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BMC Proceedings

Open Access

Genetic transformation of sweet oranges to over-express SABP2 gene

  • Lísia Borges Attílio1,
  • Polyana Kelly Martins2,
  • Laura Melissa Gómez-Krapp1,
  • Marcos Antônio Machado1 and
  • Juliana Freitas-Astúa3
BMC Proceedings20148(Suppl 4):P109

Published: 1 October 2014


Transgenic PlantSalicylic AcidGenetic TransformationSweet OrangeMethyl Salicylate


The history of the world citrus industry is marked by a series of diseases caused by different etiologic agents. Several of them are characterized as biotrophic pathogens like Xanthomonas citri subsp. citri, three Candidatus Liberibacter spp and Citrus leprosis virus C (CiLV-C). In plant-pathogen interactions, the role of salicylic acid (SA) in activating defense related genes is well recognized [1]. The SABP2 (Salicylic acid-binding protein 2) is required to convert methyl salicylate to SA as part of the signal transduction pathway that activates systemic acquired resistance, induces PR expression, and enhances disease resistance. Due to the reduced or absence of genetic resistance to these pathogens in commercial sweet orange cultivars, the genetic transformation to over-express a gene involved in the defense response of plants is a possible alternative to produce tolerant or resistant plants to biotrophic pathogens.


The aim of this study was to produce 'Hamlin' sweet orange (Citrus sinensis L. Osb.) transgenic plants, via Agrobacterium tumefaciens, over-expressing the SABP2 gene from sweet orange driven by the constitutive promoter ubiquitin (Ubq10). The SABP2 gene was cloned into pCambia 2301 and inserted into A. tumefaciens EHA 105. The genetic transformation was performed using epicotyl segments from seedlings [2].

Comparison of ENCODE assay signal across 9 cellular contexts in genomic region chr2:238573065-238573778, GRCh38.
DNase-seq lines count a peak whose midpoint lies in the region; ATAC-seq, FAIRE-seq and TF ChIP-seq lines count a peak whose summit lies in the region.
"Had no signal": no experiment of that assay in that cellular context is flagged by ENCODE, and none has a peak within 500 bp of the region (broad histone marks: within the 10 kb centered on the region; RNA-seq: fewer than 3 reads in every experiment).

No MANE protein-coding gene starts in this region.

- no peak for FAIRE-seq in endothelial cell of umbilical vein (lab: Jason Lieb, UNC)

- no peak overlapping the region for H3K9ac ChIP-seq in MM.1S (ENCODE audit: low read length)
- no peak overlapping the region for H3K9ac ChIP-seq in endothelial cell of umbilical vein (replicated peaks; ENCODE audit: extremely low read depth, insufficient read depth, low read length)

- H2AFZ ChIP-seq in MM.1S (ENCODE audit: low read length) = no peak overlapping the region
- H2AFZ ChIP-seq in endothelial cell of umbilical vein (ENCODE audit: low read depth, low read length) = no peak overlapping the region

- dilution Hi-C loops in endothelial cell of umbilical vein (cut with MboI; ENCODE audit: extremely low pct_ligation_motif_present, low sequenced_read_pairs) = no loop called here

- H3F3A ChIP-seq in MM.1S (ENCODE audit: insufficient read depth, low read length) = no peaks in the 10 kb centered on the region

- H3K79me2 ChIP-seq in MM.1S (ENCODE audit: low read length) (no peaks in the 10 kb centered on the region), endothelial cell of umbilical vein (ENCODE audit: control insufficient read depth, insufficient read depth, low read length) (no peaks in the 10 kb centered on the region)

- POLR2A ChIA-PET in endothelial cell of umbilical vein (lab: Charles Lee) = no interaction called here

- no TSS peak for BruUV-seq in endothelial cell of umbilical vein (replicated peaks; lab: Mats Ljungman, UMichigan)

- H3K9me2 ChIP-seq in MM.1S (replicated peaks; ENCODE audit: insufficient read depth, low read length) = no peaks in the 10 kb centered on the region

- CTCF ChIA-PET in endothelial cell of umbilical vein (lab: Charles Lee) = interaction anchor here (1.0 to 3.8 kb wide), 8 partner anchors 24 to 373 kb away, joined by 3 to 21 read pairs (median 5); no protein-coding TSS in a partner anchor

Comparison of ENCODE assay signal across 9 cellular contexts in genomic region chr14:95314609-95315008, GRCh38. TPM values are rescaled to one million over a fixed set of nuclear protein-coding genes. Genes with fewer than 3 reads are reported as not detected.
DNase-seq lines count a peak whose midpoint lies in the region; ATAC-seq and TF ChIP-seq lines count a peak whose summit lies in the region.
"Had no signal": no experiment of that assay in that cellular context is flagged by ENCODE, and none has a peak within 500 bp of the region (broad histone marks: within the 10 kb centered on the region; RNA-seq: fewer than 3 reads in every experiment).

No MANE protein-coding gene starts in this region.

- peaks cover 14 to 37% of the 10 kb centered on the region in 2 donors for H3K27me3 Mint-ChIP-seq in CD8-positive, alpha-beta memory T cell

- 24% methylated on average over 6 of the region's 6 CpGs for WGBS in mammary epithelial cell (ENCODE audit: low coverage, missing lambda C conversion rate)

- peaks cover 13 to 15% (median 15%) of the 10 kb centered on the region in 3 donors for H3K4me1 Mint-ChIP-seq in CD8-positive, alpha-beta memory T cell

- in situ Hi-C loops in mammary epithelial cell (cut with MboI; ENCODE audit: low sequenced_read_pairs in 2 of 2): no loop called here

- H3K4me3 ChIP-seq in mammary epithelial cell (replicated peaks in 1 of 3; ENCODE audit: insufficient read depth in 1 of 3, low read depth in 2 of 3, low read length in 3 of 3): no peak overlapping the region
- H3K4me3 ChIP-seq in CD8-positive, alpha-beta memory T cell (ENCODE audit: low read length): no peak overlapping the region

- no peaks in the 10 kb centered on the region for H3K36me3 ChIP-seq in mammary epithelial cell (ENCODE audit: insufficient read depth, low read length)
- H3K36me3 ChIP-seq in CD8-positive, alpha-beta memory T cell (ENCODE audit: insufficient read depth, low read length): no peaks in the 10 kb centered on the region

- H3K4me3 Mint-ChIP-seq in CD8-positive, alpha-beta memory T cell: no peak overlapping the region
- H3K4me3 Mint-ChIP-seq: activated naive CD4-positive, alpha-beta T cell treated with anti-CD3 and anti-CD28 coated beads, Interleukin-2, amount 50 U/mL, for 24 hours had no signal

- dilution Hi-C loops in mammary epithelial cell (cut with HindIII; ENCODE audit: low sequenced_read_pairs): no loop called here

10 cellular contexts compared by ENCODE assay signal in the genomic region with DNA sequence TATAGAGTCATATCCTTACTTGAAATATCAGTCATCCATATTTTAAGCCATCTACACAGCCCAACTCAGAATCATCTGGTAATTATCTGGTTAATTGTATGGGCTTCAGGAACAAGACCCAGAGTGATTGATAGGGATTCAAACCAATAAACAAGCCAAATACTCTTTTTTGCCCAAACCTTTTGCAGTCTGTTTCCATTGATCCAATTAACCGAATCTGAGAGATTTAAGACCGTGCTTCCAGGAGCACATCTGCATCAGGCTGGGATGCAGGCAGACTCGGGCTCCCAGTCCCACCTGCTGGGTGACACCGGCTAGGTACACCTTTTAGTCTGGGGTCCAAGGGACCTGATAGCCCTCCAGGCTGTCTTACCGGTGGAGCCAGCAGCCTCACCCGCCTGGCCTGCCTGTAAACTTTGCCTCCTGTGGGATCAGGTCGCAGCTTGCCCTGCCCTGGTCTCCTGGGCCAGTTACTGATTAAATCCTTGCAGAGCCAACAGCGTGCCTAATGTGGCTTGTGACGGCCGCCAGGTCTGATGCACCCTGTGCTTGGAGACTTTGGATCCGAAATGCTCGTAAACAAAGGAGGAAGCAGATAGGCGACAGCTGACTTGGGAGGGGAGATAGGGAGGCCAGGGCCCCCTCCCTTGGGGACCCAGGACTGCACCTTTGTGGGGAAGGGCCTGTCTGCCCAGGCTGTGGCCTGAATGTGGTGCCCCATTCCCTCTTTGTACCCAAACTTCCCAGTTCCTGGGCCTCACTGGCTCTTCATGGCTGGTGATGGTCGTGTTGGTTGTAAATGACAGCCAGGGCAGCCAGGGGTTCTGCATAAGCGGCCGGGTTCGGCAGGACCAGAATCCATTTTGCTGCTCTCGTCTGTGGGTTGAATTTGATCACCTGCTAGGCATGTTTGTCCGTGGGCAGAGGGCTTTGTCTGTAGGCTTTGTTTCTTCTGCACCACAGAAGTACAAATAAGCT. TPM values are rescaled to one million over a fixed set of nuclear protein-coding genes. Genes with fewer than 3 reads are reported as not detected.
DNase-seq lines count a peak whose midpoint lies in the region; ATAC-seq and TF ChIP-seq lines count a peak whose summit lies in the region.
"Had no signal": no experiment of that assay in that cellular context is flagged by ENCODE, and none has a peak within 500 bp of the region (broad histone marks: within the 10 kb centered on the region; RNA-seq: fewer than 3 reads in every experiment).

Results and conclusions

A total of 620 explants in three independent experiments were introduced and approximately 336 shoots were regenerated. The GUS histochemical test was performed and confirmed the transformation of 30 positive shoots. These shoots are being grafted onto Carrizo citrange [Citrus sinensis x Poncirus trifoliata (L.) Raf.] seedlings grown in test tubes containing MS culture medium. The presence of the transgene will be evaluated by PCR using specifics primers that amplify part of the ubiquitin promoter and part of the gene. SABP2 expression levels in transgenic plants will be assessed through qPCR. After bud multiplication, transgenic plants will be evaluated for their response to citrus canker, HLB and leprosis.



INCT-Citrus (Fapesp and CNPq), Embrapa-Capes grant and EMBRAPA-Monsanto agreement (

Authors’ Affiliations

Centro de Citricultura Sylvio Moreira, Instituto Agronômico de Campinas, Cordeirópolis, Brazil
EMBRAPA Agroenergy - Estação Parque Biológico, Brasilia, Brazil
EMBRAPA Cassava & Fruits, Cruz das Almas, Bahia, Brazil Centro de Citricultura Sylvio Moreira, Instituto Agronômico de Campinas, Cordeirópolis, Brazil


  1. Forouhar F, Yang Y, Kumar D, Chen Y, Fridman E, Chiang Y, Acton TB, Montelione GT, Pichersky E, Klessig DF, Tong L: Structural and biochemical studies identify tobacco SABP2 as a methyl salicylate esterase and implicate it in plant innate immunity. Proceedings of the National Academy of Sciences. 2005, 102 (5): 1773-1778. 10.1073/pnas.0409227102.View ArticleGoogle Scholar
  2. Miyata LY1, Harakava R, Stipp LC, Mendes BM, Appezzato-da-Glória B, de Assis Alves Mourão Filho F: GUS expression in sweet oranges (Citrus sinensis L. Osbeck) driven by three different phloem-specific promoters. Plant Cell Report. 2012, 31 (11): 2005-2013. 10.1007/s00299-012-1312-2.View ArticleGoogle Scholar


© Attílio et al.; licensee BioMed Central Ltd. 2014

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